PROSPERO International prospective register of systematic reviews
A systematic review of the wellbeing outcomes of visual arts for adults (“working-age”, 15-64 years) with mental health conditions, and of the processes by which wellbeing outcomes are achieved
Alan Tomlinson, Jack Lane, Guy Julier, Louise Mansfield, Christina Victor, Tess Kay, Lily Grigsby-Duffy, Alistair John, Catherine Meads, Norma Daykin, Christine Tapson, Kerry Ball, Stefano Testoni, Paul Dolan
Alan Tomlinson, Jack Lane, Guy Julier, Louise Mansfield, Christina Victor, Tess Kay, Lily Grigsby-Duffy, Alistair John, Catherine Meads, Norma Daykin, Christine Tapson, Kerry Ball, Stefano Testoni, Paul Dolan. A systematic review of the wellbeing outcomes of visual arts for adults (“working-age”, 15-64 years) with mental health conditions, and of the processes by which wellbeing outcomes are achieved.
Available from http://www.crd.york.ac.uk/PROSPERO/display_record.asp?ID=CRD42017061008
What are the subjective wellbeing outcomes of engaging with (taking part in, performing, viewing) visual arts for adults (“working-age’, 15-64 years) with diagnosed mental health conditions?
What are the processes by which the subjective wellbeing outcomes are achieved?
We will search the following electronic bibliographic databases: PsycINFO, OVID MEDLINE, Eric, Arts and Humanities Citation Index (Web of Science), Social Science Citation Index (Web of Science), Science Citation Index (Web of Science), Scopus, PILOTS, CINAHL, and the International Index to Performing Arts (IIPA).
For a review of health economic evaluations we will separately search the following databases OVID MEDLINE, Scopus, CINAHL, NHS EED (NHS Economic Evaluation Database), HTA Technology Assessment database.
Electronic databases will be searched using a combination of controlled vocabulary (MeSH) and free text terms. Search terms will be incorporated to target empirical evidence on visual arts, mental health and wellbeing. The search strategy for MEDLINE is available in the published protocol.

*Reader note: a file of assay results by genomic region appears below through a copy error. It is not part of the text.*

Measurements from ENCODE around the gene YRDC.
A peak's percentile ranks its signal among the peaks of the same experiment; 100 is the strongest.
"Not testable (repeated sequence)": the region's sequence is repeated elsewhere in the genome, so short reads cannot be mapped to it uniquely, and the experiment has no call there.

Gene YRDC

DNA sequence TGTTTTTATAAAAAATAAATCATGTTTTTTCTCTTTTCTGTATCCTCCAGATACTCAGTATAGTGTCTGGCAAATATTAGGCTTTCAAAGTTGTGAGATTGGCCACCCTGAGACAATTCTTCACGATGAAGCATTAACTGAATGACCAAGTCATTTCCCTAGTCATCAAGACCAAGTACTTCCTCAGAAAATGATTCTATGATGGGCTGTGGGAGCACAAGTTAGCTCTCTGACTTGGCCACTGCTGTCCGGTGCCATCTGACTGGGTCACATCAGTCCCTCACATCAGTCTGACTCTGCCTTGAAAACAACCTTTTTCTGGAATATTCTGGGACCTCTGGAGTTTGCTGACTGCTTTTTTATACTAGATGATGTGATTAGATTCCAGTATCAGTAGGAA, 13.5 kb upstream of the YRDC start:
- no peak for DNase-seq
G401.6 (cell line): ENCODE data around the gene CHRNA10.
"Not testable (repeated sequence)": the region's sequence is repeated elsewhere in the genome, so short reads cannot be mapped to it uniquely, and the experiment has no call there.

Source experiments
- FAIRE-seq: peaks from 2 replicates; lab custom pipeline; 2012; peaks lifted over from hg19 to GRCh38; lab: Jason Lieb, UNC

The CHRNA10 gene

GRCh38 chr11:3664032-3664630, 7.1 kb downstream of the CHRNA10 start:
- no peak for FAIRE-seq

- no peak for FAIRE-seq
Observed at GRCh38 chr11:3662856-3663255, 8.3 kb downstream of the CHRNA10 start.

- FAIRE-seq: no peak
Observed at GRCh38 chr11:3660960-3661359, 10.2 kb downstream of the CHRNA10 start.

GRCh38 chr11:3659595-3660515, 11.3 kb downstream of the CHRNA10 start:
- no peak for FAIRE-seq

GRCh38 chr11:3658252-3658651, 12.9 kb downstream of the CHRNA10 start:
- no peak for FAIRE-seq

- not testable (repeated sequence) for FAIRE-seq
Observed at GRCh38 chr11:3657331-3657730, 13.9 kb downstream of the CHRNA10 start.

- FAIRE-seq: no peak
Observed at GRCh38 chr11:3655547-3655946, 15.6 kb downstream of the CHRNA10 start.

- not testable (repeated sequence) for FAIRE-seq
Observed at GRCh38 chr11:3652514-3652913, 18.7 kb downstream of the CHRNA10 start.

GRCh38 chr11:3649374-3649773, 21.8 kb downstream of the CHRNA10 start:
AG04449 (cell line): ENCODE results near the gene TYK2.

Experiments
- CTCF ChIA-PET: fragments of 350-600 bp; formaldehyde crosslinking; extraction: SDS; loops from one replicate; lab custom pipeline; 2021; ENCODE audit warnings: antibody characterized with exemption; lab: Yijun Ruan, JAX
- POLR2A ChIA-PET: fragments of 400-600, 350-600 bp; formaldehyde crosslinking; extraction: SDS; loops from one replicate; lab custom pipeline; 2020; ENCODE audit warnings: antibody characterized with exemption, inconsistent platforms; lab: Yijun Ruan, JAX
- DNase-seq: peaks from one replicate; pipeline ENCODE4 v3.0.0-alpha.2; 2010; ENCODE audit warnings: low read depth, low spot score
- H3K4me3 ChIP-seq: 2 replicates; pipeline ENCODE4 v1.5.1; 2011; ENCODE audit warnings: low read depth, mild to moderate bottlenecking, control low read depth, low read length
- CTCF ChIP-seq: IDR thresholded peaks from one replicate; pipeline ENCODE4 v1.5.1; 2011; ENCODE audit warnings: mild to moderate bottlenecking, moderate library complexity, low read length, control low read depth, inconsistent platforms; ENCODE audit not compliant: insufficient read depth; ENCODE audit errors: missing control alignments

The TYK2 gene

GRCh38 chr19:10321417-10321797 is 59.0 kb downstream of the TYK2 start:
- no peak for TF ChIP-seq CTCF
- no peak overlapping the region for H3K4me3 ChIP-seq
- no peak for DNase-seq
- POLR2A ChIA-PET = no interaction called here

The search terms will be adapted for use with other bibliographic databases. We will use specific filters to identify health economic evaluations.
There will be no language restrictions. Studies published between January 2007 and the date the searches are run will be sought.
The reference lists of all relevant reviews from the last 5 years will be hand-searched to attempt to identify additional relevant empirical evidence.
A search of ‘grey literature’ will be conducted via an online call for evidence. Grey literature will be included if it is a final evaluation or report on empirical data, has the evaluation of visual arts interventions as the central objective, are published between 2014-2017, and includes details of authors (individuals, groups or organisations).
Types of study to be included
Empirical research: quantitative, qualitative or mixed methods, outcomes or process evaluations, and published from 2007-2017, will be included. Grey literature and practice surveys published from 2014 will be included.
Discussion articles, commentaries or opinion pieces not presenting empirical or theoretical research will be excluded.
Condition or domain being studied
Subjective wellbeing in people (15-64 years) with a mental health condition.
Inclusion: 15-64 year old population, worldwide, with a mental health condition.
Exclusion: Dementia patients, paid professionals, children (14 and under) and Elderly people (65 and over).